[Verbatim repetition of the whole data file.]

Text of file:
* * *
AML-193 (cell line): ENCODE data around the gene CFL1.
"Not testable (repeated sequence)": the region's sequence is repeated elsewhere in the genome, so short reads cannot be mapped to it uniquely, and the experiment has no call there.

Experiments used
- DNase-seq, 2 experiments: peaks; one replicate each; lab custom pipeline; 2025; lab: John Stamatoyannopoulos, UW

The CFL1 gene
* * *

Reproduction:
AML-193 (cell line): ENCODE data around the gene CFL1.
"Not testable (repeated sequence)": the region's sequence is repeated elsewhere in the genome, so short reads cannot be mapped to it uniquely, and the experiment has no call there.

Experiments used
- DNase-seq, 2 experiments: peaks; one replicate each; lab custom pipeline; 2025; lab: John Stamatoyannopoulos, UW

The CFL1 gene